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Goodell addresses lockout, potential boycott of NFL Draft

NFL Commissioner Roger Goodell appeared on "NFL Total Access" Tuesday to discuss where things stand in the ongoing labor dispute between players and owners. Below is a complete transcript of Goodell's comments.

On the NFL Draft and the possibility of a competing show by players trade union (formerly the NFLPA):
"One of the things that makes the NFL Draft so great is that it's an opportunity for these great young players to realize their hopes and dreams. Anyone that would interfere with all the hard work that they've put in to walk across that stage and become an NFL draft choice -- I just don't think that's in the best interest of the young men and their families that have worked so hard to get to that stage and get to that opportunity. And clearly that is not something the fans are going to want. They watched the draft in great numbers, as you know 45 million people watched the draft last year. The fans want to see the reaction of these young men when they do realize that dream. I think it's a great event because it's a reality show. It's an opportunity for those players to share that experience. It's one of the things I take greatest pride in as commissioner, being a part of that opportunity for them to start their NFL careers on that kind of stage."

On the NFL opening its books to the players:
"That's exactly what we did last week in the mediation process to make sure the players had asked for a certain amount of data. We as the NFL agreed last week we would share information with them that was audited financials over a five-year period that would show them profits on a league-wide basis and a club-wide basis that was information that they had asked for several times before. They had to sign a waiver, and it was audited results. And most importantly, it was information we don't even share with our other 32 teams. So it was information that we thought was responsive to what they were asking for, but also something that if they really did feel this was going to help move the ball they would have accepted, taken that information and we would have been able to reach an agreement."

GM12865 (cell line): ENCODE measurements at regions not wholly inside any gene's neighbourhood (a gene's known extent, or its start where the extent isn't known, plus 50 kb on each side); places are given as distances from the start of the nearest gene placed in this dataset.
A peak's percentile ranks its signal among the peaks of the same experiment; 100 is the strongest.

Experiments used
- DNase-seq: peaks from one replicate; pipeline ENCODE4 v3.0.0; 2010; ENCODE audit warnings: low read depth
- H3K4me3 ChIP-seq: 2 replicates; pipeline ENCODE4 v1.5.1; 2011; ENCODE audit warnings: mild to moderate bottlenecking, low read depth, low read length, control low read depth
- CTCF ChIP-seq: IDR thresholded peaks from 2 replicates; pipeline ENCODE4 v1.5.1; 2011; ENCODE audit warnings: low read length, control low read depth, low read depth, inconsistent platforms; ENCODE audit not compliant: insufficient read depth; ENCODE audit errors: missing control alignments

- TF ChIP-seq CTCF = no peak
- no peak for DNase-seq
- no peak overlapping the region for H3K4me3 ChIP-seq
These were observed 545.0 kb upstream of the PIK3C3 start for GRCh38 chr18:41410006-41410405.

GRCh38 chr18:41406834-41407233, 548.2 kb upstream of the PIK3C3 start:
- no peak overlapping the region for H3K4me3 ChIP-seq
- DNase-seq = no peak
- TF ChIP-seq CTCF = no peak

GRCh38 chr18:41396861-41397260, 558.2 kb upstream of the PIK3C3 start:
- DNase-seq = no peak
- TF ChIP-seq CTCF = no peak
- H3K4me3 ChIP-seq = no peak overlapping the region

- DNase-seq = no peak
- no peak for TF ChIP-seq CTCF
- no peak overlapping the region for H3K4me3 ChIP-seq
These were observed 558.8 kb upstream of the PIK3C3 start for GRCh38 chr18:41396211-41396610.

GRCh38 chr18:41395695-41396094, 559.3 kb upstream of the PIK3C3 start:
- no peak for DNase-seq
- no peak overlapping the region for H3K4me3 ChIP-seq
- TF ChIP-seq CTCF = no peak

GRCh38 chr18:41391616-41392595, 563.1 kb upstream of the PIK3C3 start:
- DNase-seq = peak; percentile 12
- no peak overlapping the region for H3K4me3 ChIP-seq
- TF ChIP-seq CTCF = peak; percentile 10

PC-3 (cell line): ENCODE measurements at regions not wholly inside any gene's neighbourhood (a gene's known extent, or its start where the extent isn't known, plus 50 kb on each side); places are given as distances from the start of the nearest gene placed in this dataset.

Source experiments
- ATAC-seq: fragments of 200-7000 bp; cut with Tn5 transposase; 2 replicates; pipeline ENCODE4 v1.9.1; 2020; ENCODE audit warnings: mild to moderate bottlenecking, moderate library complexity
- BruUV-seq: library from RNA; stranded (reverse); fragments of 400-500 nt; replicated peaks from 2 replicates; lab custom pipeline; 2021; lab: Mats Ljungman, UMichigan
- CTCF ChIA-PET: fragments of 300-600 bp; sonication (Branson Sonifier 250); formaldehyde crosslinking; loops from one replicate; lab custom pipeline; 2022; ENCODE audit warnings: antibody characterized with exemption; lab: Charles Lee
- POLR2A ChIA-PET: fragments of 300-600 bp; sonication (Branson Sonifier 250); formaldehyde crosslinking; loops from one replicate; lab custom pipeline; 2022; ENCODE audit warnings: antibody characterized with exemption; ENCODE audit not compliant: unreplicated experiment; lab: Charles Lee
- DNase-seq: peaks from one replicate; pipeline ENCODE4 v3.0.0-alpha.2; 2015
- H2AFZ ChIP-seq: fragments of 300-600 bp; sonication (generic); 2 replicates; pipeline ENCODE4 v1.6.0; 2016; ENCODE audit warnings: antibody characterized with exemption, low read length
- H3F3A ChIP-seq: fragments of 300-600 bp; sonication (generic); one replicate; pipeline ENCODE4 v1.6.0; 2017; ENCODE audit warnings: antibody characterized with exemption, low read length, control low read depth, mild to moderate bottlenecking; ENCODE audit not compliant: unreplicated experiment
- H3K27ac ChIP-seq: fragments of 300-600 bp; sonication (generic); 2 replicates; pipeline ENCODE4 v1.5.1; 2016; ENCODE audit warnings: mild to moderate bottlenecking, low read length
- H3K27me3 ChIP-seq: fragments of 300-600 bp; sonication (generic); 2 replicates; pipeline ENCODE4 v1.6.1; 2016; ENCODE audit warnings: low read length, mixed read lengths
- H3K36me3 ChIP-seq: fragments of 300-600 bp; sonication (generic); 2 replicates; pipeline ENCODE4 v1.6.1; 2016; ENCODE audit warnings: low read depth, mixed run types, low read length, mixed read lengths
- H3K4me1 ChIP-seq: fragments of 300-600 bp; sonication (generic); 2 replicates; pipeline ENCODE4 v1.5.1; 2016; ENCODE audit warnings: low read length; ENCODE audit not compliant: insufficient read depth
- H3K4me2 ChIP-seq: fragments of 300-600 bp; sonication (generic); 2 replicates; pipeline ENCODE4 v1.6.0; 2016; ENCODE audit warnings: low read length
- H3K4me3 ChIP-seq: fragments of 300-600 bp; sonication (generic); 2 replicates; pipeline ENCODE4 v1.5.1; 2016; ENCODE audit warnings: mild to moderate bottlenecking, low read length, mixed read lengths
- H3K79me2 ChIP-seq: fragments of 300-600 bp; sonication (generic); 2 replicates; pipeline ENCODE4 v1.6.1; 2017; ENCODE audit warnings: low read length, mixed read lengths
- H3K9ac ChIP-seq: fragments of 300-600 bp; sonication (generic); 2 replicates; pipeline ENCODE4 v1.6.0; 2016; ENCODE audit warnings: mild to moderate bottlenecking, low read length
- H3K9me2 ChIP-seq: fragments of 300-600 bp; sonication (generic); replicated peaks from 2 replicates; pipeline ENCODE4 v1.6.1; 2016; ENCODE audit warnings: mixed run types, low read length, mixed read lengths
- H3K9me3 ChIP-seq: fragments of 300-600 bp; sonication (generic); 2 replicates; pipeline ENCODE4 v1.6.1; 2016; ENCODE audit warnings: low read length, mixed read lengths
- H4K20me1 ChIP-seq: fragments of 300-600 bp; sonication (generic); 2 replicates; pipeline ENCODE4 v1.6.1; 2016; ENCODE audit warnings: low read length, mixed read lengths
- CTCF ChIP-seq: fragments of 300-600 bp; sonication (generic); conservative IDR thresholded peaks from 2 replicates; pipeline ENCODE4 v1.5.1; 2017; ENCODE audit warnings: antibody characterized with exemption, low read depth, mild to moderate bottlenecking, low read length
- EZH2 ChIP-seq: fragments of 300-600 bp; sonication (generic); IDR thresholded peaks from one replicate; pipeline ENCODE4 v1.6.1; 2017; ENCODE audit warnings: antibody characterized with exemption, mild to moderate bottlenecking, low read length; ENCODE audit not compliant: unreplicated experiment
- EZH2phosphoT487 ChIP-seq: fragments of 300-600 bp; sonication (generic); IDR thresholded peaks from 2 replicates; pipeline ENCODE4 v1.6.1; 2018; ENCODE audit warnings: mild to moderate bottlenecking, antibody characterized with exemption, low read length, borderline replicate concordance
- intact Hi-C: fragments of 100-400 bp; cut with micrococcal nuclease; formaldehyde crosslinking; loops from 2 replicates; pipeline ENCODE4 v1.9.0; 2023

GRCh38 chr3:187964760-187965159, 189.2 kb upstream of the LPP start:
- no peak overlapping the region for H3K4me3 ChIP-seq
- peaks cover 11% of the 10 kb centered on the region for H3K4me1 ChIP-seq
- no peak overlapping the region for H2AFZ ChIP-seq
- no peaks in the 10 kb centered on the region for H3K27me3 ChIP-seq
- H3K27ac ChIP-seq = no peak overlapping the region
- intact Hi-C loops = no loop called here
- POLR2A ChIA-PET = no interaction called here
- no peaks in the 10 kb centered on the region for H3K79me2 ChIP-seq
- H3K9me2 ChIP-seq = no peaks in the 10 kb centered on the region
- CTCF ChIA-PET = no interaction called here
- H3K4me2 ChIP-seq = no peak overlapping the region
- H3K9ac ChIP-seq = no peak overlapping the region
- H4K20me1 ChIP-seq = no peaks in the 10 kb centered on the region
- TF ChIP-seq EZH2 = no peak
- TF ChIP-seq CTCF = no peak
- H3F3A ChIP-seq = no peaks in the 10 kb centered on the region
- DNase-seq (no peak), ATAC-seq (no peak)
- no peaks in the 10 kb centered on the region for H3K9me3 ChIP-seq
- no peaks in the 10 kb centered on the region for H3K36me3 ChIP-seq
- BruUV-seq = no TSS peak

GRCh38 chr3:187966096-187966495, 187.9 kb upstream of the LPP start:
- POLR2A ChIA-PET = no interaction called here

On the NFLPA calling NFL negotiator Jeff Pash a liar:
"I'm not much for rhetoric. These things are resolved at the negotiating table. I don't think because you disagree with somebody it's appropriate to call anybody a liar. We all made agreement that we were going to work through mediation process because we thought it was the fastest and fairest way to get to a collective bargaining agreement. We need to get back there, get away from the rhetoric and get to an agreement."

On the players saying that the league's final offer Friday came late:
"I couldn't disagree more. We all agreed to make a commitment to the mediation process. A lot of that mediation process is you sit and you wait. You're in rooms by yourself, you're in rooms with the players., and negotiations are going on. Sometimes you're just sitting and waiting for negotiations to happen. We're at the instruction of the mediator. They're the ones who determine as professionals what are the right steps to take, when are the right times to have meetings. And I think everyone did a very professional job, both the players and the owners and the negotiators in representing their parties, their interests and listening to one another, and I think that's why we made some progress over the last couple of weeks. The proposal that was made Friday was frankly a culmination of not only the time we were in mediation but discussions that happened outside of that process that occurred of the past several months. You want to make sure when people walk away from mediation, that they understand what they're walking away from. And that's one of the things the mediator told us right from the beginning. I think the owners put together a very fair, thorough proposal that the players should really take serious consideration over, and I hope they will."

On returning to mediation:
"I couldn't get off this show fast enough to get to mediation. We didn't push away from the table. We were still at the table when they walked out on mediation. For us to go back to mediation, you call me and we'll be there. It's a decision the mediator has to make but we would certainly be there and I expect we will be there. Any contact with the trade association or any discussion, for lack of better phrase, about trying to put this genie back in the bottle? There's unfortunately been very limited contact. I think we're in a period where litigation and the litigation strategy, as you know I proudly say I'm not a lawyer, but that litigation strategy is ongoing. That will have to play out for the next couple weeks. I've said repeatedly that this will come back to negotiations, and the sooner that happens, the sooner we'll all get that resolved."

On April 6 as a negotiating threshold:
"I don't think it's a negotiating threshold, I think it's a litigation threshold. I think it's something that again they've chosen to pursue this strategy. I think that the sooner we can get back to the table and negotiate, the better off we're going to be. Get out of the court rooms, get out of the litigation and get back to the table and get through to mediation."

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